Having built a creative agency in Cambodia, a third world country, I feel that I have gained a solid understanding of how to design for the audiences you find in these countries.
The main challenge facing anyone building a digital product for the type of people that are predominantly found in less developed countries is the assumptions that you must throw out of the window when you are designing.
The often complete lack of formal educated of your intended user base poses challenges that designers in first world countries don’t even have to think about.
In a nutshell, making a product as learn-free as possible is key, as we shall see below.
So, here goes.
Tutorials and Tips, spread them around — copiously.
While making a product learn-free is important for this type of audience, you still want to over tips and tutorials for certain parts where it might be required.
What we have found that works really well, is to have overlay tutorials for first time users, and then fill any whitespace in your product with arrows and annotations regarding how to use the product. Often done in a hand-drawn style, these looks friendly, and give assurance to the user that you’re looking after them, every step of the way.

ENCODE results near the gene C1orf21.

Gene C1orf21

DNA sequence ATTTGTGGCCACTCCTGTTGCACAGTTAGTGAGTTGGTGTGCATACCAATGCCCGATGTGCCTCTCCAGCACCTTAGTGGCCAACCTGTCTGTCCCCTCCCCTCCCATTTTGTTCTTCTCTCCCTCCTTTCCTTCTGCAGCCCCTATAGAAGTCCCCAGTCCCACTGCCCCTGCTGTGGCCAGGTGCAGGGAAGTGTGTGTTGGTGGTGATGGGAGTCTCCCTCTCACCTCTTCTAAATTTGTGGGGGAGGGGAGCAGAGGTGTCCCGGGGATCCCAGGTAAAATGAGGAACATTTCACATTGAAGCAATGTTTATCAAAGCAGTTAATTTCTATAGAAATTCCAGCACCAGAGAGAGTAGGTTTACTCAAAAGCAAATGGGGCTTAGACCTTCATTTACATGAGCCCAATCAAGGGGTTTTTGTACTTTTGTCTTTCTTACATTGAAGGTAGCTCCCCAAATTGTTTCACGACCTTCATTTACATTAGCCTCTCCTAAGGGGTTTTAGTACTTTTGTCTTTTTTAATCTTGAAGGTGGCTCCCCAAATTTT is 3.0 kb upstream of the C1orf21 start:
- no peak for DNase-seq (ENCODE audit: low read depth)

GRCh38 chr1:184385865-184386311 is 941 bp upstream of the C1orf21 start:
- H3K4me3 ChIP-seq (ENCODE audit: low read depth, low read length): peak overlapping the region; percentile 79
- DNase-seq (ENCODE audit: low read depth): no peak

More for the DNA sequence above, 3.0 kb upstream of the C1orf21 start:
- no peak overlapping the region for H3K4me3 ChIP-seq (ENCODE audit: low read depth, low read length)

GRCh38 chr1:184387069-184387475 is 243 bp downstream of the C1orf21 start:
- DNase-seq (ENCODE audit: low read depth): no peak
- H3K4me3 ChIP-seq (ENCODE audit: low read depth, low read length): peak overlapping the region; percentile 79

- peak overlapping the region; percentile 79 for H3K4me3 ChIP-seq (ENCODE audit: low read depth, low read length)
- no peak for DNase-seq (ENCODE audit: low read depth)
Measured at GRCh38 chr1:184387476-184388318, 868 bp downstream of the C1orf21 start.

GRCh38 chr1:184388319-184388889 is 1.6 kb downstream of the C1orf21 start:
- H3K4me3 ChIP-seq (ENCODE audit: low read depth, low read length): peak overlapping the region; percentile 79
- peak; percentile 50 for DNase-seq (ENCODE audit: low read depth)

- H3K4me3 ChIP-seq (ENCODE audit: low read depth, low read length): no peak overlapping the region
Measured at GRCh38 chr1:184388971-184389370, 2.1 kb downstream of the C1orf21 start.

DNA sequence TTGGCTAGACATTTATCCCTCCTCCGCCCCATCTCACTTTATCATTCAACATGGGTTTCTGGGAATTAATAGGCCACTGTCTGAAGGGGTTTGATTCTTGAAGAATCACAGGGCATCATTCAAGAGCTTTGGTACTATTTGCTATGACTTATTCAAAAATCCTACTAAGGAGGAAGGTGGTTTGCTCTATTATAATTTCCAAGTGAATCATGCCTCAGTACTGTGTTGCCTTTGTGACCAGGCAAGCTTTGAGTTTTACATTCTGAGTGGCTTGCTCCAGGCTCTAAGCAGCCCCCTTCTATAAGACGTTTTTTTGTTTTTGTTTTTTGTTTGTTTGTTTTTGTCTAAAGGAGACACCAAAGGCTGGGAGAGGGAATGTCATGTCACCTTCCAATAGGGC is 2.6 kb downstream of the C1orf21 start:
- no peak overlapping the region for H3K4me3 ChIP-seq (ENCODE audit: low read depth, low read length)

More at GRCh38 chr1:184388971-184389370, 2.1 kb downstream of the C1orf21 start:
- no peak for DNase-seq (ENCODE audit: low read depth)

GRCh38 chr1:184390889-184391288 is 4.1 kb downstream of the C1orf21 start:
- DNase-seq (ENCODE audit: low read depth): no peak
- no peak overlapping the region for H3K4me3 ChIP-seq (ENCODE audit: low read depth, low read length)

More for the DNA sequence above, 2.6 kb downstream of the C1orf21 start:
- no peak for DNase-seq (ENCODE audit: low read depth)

What is interesting, is that you can then change this approach as time passes by, so your UI actually has another component that you need to think about — time.
Because some of your audience is going to need a lot of hand-holding, this doesn’t mean that your entire audience will need to be hand-held forever. That’s similar to the corporations that put in place tough rules because someone, somewhere, once stole a set of paperclips.
A much better approach is to segment your users by the time they’ve spent in your application, and let that be your guiding principle to how you treat them.
So, you don’t need to force feed experienced users that have several months of usage with tooltips, because they know how to get around.
The girl that just registered? Yes, she might need your help, and so give it.
So, add time to your arsenal of design considerations.
Multi-Language Support is key.
English is not as international as we would like to think!
An estimate I could find is that there are 1.5 Billion English speakers in the world. However, you need to ask yourself…what about the other 5.5 Billion people?
Managing translations can be a pain in the ass, but the rewards are well worth it. I strongly recommend treating your own content as an API that is called, and so this will make managing translations much easier, and also if you want to change the labels based on the usage of the individual user.
Allowing users to experience your product in their native language gives a huge usability boost and a large competitive advantage against competitors that are not doing this.
For international companies going into local markets, it helps you be seen in a much better light.